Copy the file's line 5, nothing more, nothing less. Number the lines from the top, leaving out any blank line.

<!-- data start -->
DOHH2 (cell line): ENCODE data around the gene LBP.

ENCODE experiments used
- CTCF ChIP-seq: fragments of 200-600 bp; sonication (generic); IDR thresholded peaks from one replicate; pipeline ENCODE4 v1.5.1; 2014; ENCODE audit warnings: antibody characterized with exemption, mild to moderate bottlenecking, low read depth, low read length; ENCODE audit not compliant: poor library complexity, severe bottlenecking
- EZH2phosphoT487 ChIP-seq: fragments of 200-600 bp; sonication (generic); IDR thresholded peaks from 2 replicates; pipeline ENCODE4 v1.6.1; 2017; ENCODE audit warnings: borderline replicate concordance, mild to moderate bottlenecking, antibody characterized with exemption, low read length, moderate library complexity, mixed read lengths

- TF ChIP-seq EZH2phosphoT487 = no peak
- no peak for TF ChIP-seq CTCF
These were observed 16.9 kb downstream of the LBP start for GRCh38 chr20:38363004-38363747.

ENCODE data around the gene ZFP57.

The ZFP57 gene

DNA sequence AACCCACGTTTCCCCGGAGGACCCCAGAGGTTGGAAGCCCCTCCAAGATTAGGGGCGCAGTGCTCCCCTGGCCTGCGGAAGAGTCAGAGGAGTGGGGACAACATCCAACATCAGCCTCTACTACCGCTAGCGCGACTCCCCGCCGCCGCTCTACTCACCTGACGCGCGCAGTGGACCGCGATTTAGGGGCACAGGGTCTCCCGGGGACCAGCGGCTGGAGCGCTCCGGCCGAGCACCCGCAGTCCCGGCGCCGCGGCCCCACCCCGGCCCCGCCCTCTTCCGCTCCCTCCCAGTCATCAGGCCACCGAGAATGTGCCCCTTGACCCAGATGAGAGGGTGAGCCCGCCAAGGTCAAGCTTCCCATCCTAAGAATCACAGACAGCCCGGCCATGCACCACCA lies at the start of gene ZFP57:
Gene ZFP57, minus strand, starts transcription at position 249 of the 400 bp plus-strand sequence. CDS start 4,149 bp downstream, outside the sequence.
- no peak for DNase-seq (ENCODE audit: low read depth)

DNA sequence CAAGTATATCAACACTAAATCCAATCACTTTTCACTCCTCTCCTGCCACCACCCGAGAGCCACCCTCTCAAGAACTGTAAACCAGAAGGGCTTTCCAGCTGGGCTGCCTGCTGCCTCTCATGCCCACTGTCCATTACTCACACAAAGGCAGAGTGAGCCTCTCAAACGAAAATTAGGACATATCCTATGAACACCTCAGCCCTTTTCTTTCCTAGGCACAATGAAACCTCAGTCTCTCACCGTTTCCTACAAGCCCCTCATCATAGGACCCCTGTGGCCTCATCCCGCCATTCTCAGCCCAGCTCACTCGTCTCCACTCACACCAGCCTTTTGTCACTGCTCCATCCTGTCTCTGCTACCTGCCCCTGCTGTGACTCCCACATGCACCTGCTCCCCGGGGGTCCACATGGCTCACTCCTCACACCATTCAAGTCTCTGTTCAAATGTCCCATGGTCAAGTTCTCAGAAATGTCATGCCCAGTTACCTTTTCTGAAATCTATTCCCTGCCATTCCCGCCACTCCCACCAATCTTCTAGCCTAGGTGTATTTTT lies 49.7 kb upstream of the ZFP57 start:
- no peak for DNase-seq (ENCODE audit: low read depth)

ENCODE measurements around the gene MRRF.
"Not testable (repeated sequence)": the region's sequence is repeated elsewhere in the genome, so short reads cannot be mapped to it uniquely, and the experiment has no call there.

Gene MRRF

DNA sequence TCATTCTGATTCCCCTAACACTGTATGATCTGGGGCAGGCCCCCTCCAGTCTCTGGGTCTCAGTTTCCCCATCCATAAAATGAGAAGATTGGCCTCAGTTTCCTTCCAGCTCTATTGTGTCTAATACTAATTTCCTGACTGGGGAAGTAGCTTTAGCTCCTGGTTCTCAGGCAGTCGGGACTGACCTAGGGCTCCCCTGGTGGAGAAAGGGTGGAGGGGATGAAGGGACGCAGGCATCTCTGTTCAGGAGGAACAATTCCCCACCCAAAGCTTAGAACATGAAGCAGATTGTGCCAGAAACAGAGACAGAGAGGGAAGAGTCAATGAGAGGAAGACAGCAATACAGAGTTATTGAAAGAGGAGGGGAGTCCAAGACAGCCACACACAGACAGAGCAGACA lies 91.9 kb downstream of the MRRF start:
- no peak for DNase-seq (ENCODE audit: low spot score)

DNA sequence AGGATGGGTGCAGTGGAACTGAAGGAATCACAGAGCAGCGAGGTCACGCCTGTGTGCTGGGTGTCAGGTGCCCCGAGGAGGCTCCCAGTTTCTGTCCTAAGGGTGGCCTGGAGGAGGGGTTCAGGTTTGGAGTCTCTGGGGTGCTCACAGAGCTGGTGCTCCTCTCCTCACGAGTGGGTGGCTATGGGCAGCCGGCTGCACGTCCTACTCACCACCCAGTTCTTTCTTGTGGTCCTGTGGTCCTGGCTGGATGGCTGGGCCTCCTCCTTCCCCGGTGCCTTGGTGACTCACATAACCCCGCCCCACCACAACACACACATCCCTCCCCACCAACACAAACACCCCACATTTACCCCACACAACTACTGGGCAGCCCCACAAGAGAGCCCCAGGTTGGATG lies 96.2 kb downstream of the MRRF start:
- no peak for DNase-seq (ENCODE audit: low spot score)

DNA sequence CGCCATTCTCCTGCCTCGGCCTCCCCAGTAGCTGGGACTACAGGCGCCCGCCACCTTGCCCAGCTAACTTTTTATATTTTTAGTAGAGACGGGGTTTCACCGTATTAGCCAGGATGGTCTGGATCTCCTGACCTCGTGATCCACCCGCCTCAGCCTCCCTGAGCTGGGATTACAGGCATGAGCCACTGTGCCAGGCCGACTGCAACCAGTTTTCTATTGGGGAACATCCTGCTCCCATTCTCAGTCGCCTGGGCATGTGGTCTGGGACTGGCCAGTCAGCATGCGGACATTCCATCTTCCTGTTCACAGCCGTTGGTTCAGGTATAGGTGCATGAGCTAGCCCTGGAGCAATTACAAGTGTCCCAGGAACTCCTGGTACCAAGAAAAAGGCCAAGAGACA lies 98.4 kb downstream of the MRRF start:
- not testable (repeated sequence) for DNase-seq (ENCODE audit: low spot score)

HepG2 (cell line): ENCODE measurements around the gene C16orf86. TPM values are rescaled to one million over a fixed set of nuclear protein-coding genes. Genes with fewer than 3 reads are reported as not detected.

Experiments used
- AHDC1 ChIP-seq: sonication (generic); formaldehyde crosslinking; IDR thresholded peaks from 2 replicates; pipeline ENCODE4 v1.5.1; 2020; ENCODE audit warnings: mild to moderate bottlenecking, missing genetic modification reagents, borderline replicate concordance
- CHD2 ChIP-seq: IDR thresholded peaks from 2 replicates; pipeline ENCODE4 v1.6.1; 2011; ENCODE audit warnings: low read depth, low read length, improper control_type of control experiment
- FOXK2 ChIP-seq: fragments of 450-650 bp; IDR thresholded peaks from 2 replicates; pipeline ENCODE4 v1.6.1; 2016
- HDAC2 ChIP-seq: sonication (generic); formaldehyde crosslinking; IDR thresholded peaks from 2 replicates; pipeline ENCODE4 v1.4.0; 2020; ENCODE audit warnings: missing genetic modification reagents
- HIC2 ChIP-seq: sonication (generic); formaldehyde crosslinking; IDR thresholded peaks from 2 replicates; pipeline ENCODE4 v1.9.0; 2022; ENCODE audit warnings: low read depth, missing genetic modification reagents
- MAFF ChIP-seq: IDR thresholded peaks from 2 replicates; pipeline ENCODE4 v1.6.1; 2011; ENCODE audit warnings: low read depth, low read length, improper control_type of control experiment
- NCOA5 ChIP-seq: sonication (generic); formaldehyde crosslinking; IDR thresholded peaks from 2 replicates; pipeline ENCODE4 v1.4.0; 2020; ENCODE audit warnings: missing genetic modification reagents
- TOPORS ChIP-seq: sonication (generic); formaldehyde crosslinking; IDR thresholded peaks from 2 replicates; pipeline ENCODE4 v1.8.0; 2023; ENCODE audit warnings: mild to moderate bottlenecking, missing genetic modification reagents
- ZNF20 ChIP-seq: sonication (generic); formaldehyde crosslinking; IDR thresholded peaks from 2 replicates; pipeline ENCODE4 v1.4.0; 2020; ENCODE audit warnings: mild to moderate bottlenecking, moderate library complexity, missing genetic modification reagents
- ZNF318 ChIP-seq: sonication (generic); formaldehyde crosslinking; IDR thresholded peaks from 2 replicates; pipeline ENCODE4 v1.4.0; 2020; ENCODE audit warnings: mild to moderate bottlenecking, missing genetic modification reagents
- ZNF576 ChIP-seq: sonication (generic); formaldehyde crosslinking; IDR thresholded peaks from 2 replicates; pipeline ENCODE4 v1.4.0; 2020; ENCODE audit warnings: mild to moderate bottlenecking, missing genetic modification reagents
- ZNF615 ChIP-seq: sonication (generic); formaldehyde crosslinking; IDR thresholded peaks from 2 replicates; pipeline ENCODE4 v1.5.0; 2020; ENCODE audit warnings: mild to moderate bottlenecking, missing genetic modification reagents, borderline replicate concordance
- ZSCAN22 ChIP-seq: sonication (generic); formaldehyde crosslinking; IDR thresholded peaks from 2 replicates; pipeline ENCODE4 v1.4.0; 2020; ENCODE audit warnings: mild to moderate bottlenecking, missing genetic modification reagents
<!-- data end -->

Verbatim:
- TF ChIP-seq EZH2phosphoT487 = no peak